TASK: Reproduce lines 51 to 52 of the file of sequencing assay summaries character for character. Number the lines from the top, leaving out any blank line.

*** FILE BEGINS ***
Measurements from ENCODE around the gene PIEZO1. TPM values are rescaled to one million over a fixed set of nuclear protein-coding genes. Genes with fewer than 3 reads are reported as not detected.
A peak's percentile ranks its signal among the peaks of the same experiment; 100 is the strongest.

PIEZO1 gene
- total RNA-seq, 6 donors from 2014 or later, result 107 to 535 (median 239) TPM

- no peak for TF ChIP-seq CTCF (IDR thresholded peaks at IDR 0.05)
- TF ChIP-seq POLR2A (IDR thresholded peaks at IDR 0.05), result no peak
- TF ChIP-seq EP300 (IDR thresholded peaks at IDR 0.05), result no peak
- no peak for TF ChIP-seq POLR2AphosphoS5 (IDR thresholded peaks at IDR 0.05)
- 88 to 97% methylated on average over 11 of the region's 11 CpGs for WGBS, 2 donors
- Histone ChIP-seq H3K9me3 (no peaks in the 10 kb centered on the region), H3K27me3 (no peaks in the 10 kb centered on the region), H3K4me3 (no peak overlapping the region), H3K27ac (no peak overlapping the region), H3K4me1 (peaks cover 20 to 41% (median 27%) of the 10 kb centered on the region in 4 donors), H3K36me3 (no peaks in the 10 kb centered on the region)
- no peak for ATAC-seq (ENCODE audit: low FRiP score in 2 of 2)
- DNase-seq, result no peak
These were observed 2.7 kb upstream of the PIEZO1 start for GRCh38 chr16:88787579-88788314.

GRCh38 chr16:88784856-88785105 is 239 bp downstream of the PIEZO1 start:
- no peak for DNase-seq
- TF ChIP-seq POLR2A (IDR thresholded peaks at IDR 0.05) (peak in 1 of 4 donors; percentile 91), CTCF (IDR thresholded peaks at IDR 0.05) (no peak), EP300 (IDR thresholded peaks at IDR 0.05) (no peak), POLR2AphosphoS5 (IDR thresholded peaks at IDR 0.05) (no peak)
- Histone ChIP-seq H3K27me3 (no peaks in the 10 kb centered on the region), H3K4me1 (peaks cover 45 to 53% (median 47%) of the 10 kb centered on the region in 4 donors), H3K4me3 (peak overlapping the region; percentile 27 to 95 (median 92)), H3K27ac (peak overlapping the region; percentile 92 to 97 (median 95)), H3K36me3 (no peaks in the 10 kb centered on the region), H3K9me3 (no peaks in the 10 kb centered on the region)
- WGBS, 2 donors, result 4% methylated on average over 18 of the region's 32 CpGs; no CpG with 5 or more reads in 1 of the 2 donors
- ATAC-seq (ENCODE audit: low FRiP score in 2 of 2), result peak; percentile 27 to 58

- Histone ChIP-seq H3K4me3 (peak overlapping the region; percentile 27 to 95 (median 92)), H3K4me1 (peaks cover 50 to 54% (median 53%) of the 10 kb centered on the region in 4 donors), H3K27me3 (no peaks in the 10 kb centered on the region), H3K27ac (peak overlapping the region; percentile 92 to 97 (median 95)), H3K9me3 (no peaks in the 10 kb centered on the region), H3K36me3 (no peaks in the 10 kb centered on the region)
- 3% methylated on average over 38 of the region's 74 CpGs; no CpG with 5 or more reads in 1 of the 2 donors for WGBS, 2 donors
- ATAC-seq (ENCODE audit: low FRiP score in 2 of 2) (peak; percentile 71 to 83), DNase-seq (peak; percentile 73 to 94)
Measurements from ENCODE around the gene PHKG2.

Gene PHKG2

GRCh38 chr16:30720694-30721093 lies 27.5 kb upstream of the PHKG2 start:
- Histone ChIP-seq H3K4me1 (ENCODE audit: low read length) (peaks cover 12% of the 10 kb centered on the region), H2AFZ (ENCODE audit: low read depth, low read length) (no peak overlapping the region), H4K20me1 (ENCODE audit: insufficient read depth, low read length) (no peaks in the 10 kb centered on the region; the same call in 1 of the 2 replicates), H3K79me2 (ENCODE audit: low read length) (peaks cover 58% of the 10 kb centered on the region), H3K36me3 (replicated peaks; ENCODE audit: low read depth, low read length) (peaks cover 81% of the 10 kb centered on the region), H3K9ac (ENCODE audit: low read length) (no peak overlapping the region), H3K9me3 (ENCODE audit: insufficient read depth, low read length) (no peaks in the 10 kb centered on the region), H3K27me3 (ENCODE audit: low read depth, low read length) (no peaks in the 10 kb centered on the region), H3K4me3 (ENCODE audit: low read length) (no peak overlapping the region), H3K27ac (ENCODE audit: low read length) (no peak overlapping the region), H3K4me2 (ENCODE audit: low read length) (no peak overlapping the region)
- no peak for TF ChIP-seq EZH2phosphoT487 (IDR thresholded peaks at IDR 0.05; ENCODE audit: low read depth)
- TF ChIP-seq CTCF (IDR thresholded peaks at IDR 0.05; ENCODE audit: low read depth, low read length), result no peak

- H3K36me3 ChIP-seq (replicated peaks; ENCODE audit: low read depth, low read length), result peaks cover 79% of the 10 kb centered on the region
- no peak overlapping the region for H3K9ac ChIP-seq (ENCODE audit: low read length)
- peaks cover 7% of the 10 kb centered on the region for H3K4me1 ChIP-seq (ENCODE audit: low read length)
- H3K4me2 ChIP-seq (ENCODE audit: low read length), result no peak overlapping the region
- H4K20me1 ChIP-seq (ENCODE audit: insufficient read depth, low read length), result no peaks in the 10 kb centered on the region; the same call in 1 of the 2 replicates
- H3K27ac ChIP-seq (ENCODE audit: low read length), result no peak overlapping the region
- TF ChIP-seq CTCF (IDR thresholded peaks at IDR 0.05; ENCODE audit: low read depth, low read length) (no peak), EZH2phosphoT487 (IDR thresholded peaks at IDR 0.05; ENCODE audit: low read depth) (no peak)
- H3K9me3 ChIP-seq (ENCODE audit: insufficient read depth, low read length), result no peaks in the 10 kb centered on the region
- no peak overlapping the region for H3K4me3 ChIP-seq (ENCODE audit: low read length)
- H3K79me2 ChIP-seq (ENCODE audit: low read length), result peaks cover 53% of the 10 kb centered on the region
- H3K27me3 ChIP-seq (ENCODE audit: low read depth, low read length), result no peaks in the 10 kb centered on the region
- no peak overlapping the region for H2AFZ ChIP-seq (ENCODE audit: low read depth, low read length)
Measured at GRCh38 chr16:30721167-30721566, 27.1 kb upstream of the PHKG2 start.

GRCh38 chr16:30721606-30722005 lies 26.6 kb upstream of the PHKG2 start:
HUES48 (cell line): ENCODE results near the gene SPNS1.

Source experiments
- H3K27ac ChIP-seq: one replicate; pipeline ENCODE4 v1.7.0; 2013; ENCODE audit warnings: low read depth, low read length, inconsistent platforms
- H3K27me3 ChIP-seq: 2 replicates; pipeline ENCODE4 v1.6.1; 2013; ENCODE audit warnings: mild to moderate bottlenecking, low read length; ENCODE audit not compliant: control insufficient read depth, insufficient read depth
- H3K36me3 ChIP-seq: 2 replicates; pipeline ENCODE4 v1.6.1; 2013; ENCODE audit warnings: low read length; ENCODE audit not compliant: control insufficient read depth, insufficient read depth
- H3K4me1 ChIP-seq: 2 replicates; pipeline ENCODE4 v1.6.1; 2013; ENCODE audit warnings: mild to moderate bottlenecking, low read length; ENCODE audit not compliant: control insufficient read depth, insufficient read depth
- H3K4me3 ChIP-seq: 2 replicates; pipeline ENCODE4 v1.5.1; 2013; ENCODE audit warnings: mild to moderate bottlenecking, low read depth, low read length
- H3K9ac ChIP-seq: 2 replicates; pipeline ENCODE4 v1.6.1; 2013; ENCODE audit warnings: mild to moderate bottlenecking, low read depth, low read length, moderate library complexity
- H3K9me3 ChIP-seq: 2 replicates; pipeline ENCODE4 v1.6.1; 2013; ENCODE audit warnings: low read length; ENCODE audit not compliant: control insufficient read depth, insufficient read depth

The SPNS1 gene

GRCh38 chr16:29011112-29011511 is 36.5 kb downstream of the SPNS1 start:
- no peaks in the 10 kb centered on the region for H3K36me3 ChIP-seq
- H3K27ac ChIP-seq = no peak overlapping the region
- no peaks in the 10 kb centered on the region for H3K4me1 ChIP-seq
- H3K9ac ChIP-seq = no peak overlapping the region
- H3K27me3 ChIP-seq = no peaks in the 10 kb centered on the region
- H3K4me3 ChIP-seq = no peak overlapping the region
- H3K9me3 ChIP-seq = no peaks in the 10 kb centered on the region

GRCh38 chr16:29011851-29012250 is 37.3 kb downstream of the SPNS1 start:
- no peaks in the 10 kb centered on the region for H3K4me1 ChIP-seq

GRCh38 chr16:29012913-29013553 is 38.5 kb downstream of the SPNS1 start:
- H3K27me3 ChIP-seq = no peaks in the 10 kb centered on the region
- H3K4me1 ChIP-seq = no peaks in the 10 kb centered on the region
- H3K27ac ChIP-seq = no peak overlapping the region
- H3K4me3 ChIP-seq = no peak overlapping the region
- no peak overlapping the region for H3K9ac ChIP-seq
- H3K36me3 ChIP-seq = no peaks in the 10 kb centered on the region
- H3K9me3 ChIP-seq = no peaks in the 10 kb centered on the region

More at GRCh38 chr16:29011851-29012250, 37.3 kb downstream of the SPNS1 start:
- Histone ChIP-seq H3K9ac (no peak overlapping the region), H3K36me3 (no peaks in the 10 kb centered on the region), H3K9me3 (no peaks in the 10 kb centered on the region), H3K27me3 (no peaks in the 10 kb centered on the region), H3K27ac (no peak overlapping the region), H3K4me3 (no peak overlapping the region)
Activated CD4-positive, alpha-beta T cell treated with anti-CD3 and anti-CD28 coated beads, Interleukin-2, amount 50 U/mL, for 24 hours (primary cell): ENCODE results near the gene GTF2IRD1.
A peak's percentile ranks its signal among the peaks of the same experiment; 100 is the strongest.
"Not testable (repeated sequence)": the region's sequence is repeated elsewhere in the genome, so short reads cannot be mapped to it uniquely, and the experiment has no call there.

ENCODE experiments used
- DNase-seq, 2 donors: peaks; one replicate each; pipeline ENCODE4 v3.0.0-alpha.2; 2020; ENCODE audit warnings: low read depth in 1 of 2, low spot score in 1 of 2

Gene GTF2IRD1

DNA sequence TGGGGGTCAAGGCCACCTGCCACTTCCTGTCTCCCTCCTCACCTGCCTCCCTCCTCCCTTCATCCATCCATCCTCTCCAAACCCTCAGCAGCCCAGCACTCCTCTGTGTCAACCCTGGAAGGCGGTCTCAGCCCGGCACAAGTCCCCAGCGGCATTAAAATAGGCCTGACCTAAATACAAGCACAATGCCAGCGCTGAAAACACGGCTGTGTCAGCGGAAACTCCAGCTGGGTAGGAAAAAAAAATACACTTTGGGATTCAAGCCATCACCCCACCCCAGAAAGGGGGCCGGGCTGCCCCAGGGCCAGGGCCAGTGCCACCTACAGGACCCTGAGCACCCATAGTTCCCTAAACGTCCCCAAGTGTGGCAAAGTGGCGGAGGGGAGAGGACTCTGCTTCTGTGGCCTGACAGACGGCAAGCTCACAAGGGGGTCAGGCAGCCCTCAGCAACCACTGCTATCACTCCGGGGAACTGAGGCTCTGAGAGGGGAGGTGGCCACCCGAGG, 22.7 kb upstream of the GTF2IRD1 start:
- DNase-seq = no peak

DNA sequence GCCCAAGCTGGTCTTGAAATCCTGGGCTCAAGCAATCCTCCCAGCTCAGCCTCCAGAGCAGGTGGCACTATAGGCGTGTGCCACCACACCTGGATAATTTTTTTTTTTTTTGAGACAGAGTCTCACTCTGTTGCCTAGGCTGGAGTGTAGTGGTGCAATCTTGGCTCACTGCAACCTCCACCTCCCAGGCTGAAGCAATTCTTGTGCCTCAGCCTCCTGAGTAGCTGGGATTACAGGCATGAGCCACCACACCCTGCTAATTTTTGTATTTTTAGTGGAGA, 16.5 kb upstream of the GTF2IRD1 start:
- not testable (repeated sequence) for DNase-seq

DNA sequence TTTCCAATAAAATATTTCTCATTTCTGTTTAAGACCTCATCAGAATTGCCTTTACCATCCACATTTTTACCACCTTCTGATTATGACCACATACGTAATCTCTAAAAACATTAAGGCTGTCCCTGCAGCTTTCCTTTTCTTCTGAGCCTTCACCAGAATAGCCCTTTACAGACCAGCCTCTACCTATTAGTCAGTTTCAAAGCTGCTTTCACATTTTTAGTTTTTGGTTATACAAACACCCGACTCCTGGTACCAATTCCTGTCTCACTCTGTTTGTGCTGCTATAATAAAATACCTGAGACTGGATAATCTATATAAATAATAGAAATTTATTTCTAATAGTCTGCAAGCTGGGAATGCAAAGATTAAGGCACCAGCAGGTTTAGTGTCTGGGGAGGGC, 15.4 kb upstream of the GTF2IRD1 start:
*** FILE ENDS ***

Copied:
- H3K9me3 ChIP-seq: 2 replicates; pipeline ENCODE4 v1.6.1; 2013; ENCODE audit warnings: low read length; ENCODE audit not compliant: control insufficient read depth, insufficient read depth

The SPNS1 gene